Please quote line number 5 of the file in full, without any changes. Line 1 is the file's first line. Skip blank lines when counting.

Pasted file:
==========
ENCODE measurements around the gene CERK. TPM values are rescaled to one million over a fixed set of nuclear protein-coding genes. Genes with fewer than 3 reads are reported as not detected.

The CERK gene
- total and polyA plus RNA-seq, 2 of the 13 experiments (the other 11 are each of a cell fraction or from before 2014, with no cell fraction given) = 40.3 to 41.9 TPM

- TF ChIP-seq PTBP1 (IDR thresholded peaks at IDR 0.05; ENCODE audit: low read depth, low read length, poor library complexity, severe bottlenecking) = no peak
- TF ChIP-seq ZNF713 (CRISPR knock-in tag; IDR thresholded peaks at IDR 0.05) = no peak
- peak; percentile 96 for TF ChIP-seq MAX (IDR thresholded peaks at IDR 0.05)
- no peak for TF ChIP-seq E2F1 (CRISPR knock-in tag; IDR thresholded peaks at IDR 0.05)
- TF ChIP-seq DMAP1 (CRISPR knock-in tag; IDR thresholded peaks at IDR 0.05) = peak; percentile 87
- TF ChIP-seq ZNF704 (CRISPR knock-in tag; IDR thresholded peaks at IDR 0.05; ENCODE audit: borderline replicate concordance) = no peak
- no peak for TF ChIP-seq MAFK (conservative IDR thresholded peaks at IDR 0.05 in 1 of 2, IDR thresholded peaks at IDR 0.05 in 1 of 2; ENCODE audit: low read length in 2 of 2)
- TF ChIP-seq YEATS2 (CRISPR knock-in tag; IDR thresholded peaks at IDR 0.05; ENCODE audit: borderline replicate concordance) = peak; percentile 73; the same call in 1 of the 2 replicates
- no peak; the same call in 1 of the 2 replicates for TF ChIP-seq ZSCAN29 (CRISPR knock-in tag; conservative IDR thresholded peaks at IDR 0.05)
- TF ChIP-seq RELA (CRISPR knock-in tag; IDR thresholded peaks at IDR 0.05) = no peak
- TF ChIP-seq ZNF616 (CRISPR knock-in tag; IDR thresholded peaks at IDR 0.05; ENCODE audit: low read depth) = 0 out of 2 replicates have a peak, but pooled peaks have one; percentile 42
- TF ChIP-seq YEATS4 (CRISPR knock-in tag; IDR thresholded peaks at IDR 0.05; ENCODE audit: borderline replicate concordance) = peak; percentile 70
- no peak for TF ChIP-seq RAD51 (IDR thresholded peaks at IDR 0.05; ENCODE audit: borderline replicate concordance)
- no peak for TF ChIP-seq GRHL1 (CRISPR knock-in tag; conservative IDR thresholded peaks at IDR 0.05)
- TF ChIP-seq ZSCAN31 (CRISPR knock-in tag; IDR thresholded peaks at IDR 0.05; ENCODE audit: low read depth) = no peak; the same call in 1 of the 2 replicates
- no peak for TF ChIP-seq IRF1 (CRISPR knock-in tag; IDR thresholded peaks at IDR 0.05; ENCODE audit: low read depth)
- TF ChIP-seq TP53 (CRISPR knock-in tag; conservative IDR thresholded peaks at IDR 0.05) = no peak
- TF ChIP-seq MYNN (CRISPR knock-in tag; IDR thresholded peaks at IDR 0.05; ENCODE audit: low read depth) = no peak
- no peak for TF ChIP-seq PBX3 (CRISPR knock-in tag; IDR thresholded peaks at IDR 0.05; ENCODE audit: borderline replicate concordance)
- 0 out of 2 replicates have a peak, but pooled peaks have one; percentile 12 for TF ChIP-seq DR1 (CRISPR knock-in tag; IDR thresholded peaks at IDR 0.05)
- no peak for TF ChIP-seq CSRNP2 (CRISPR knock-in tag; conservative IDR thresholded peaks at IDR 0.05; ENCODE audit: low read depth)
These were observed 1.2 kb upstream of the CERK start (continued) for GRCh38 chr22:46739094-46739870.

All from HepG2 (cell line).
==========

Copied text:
- TF ChIP-seq ZNF713 (CRISPR knock-in tag; IDR thresholded peaks at IDR 0.05) = no peak